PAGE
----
Cleaning of ceramic membranes for produced water filtration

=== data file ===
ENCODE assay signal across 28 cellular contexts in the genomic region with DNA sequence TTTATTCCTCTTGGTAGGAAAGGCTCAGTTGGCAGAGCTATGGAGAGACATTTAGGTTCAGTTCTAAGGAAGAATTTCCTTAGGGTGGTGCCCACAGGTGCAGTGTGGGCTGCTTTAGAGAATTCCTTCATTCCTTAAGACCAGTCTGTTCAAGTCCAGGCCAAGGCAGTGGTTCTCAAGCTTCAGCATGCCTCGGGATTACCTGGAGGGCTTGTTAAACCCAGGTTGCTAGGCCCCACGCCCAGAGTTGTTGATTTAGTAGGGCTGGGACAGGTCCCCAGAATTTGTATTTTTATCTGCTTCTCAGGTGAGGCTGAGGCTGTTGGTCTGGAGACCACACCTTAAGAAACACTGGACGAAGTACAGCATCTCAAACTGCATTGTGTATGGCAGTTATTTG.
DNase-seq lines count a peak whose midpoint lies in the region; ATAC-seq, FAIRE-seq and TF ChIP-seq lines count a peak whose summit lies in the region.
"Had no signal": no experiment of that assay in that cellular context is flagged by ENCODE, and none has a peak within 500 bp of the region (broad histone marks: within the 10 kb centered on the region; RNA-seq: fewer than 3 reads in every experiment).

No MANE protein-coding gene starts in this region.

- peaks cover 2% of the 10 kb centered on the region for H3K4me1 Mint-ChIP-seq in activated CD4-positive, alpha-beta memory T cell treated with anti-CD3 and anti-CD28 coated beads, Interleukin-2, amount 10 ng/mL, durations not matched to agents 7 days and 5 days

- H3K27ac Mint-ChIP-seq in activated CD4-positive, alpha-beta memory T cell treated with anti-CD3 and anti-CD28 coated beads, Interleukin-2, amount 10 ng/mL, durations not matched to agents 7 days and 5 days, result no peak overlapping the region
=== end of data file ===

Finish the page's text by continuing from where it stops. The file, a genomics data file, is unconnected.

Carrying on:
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© 2018 Elsevier B.V. The application of ceramic microfiltration membranes to the tertiary treatment of produced water from an Arabian Gulf oilfield has been studied using a dedicated pilot plant. Studies were based on a previously published protocol in which the retentate stream was recycled so as to successively increase the feed concentration throughout the experimental run. Chemical cleaning in place (CIP) was applied between each run and the flux and permeability recovery recorded for various cleaning protocols studied, the CIP being based on the combination of caustic soda (NaOH) and citric acid. Surface analysis of the membrane, and specifically its hydrophilicity, was also conducted. Results indicated the main influencing factor on permeability recovery from the CIP to be the employment of backflushing during the CIP itself. A final flux of 700 L m−2 h−1 was sustained through the application of 6 wt% NaOH with 6 wt% citric acid combined with backflushing at approximately twice the rate of the filtration cycle flux. A consideration of the impact of this flux value on the viability of two commercially-available ceramic membrane technologies indicated the footprint incurred to be slightly lower than that of the upstream induced gas flotation technology and corroborated a previously published estimate. The flux was sustained despite surface analysis indicating a loss of the innate hydrophilicity of the ceramic membrane.